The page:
Flocking together

I vanished, I’m sorry to say, because I’m less inclined nowadays to say on the open internet that we’re going to be away. The house isn’t empty, it never is, but even so.

We went to stay with my sister Wink and celebrated our third wedding anniversary while we were there. LT’s brother and sister-in-law came from Devon to celebrate with us. We went out and about, including a visit to Weymouth, where I was charmed to see the old harbour looking much as I remembered it, and to my babyhood home. I’ll post pictures tomorrow. We also visited Bath and, as Tim had not been there before, took a tour on an open-top bus, just like the genuine tourists we were. It was a lovely week, it didn’t rain as much as had been forecast and it felt like a holiday.

Since we arrived home, I have been much occupied with thoughts of chicks. To recap, there are Rose’s three bantam hens and a cock, my two big black hens and one big brown one, four bantam pullets, daughters of Canasta, who hatched on 14th June and five bantam chicks, sex not yet identified, children of Scrabble, that hatched at the end of July.

I let the pullets out a couple of weeks ago and they’ve returned to their coop to sleep every night. The chicks (this is a misnomer, used only for identification) had their own coop and a decent size run. Scrabble was in with them, but she was named for her love of digging and she’d ruined the bits of lawn I moved the run to. So, once we got home, I moved it again and removed her. She was very unhappy indeed, not at all ready to leave her babies, even though they were quite big enough to manage without her. Today, I cracked and let the chicks out.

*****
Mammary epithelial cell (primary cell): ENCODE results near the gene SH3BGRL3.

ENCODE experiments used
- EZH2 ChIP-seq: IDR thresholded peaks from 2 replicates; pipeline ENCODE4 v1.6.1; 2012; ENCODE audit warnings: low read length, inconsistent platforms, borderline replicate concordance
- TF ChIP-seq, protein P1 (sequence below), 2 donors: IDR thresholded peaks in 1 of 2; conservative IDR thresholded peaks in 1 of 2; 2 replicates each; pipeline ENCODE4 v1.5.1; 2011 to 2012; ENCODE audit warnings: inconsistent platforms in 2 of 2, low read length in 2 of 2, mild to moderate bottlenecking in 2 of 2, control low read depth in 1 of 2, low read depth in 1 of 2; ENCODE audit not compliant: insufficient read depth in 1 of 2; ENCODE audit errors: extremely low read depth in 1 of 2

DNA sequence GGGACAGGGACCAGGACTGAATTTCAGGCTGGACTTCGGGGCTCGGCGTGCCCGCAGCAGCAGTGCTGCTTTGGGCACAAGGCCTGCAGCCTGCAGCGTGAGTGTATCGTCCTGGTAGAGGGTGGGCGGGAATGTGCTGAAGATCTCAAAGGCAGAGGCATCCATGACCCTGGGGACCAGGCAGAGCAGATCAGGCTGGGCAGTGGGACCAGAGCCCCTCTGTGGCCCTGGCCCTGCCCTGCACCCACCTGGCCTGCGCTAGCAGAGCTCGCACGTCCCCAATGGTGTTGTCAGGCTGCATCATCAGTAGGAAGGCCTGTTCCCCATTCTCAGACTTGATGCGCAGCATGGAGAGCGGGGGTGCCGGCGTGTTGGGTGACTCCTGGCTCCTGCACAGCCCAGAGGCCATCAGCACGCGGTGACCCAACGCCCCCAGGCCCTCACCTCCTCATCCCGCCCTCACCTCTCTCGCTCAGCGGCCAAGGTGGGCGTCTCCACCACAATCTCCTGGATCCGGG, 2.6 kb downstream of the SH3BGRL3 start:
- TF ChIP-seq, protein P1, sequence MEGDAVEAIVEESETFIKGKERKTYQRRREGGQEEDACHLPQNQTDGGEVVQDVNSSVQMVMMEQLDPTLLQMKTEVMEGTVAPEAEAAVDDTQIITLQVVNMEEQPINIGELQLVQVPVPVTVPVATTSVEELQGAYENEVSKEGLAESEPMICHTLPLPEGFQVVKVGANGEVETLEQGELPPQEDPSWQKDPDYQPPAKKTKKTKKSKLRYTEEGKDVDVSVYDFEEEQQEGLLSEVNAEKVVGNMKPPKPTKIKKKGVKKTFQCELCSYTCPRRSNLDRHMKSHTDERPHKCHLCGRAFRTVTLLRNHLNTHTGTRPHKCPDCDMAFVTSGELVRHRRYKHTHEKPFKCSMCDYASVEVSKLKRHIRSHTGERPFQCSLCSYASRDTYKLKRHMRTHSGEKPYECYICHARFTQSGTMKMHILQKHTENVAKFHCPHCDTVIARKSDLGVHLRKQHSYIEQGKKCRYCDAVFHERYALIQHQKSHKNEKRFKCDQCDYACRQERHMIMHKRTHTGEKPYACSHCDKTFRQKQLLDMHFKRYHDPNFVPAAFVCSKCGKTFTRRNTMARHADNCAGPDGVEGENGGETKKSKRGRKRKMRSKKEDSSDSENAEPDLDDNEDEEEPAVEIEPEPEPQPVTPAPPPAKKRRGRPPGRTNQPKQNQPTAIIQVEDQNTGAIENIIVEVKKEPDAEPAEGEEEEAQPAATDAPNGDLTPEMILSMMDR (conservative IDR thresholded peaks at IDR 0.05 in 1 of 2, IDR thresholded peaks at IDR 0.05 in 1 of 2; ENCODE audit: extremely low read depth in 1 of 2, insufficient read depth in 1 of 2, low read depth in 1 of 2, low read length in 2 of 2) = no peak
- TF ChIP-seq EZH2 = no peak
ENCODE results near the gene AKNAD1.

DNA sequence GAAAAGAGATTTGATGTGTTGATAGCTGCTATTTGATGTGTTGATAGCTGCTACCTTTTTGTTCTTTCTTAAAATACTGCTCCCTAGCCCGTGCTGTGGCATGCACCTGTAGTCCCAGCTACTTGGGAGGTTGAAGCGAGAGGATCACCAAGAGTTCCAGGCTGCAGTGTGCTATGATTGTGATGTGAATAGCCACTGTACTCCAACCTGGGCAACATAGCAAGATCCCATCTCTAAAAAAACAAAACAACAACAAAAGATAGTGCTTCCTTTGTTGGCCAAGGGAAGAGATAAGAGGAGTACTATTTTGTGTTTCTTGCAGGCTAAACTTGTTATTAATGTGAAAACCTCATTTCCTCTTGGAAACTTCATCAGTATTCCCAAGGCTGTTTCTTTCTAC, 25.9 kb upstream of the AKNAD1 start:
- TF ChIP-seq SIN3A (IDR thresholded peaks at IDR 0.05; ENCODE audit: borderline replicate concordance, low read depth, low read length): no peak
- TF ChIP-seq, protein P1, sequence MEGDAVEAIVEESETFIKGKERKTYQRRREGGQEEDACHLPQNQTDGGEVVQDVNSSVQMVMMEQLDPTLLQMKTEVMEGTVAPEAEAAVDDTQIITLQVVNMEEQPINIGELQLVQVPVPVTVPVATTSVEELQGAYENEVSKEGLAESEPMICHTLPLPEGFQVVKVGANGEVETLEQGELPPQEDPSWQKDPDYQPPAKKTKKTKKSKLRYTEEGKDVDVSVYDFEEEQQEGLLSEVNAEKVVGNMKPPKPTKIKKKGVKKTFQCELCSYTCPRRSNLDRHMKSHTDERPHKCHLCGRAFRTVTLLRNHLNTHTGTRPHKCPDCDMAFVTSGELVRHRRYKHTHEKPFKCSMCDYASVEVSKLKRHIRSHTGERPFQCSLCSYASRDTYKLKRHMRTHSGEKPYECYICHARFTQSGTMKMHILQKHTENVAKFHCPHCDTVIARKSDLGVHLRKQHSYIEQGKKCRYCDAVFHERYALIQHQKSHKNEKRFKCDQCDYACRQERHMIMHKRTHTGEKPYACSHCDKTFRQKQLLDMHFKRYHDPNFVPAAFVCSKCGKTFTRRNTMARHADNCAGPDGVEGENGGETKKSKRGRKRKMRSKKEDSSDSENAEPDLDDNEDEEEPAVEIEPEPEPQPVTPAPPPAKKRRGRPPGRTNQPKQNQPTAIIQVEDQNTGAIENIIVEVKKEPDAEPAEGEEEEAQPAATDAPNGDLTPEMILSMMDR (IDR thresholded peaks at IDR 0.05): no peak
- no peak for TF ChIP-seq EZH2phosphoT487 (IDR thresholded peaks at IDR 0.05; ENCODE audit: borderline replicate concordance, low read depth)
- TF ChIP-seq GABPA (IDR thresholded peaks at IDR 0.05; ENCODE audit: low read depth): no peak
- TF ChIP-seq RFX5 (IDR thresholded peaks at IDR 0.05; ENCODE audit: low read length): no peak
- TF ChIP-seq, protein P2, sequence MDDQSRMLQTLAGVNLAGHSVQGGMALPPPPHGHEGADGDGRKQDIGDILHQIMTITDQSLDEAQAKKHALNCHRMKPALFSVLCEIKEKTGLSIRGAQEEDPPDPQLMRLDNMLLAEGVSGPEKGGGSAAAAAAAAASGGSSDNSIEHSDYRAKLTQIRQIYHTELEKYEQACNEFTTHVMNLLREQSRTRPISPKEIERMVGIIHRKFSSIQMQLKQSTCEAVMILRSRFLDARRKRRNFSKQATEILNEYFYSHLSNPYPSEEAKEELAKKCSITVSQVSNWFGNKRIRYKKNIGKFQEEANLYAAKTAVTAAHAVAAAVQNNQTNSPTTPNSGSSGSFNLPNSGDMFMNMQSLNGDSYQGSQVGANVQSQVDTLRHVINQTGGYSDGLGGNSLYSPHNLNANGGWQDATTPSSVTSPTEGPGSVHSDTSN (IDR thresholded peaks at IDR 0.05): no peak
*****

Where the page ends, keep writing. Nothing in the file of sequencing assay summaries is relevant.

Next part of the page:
This has been astonishingly successful. I threw handfuls of mealworms for all the chickens to peck for and there was surprisingly little conflict. I broadcast them well, of course, but the only hen that showed any aggression was Rose’s black bantam, Polly, and the youngsters soon skipped out of her way. The grownups went to hang out in Rose’s garden, the teenage pullets went into the long grass and the babies and mother pottered around the veg garden. Then it rained and all the youngsters, plus Scrabble, took shelter; first in the Dutch barn (open sided) with the barn cats and then in the chicken greenhouse. And then, when the old hens went home, they all just rubbed along together. I thought this would take weeks and it seems to have happened in a day. They’ve all roosted together and they’ll all wake up together and they’re one big family now. Isn’t that lucky?

2 comments on “Flocking together

    1. Z Post author

      They all trotted out tranquilly this morning and had breakfast while I fed the cats, then I let them out into the garden. It’s a sunny day today after the rain. I wonder if they’ll all go back tonight.

      Reply

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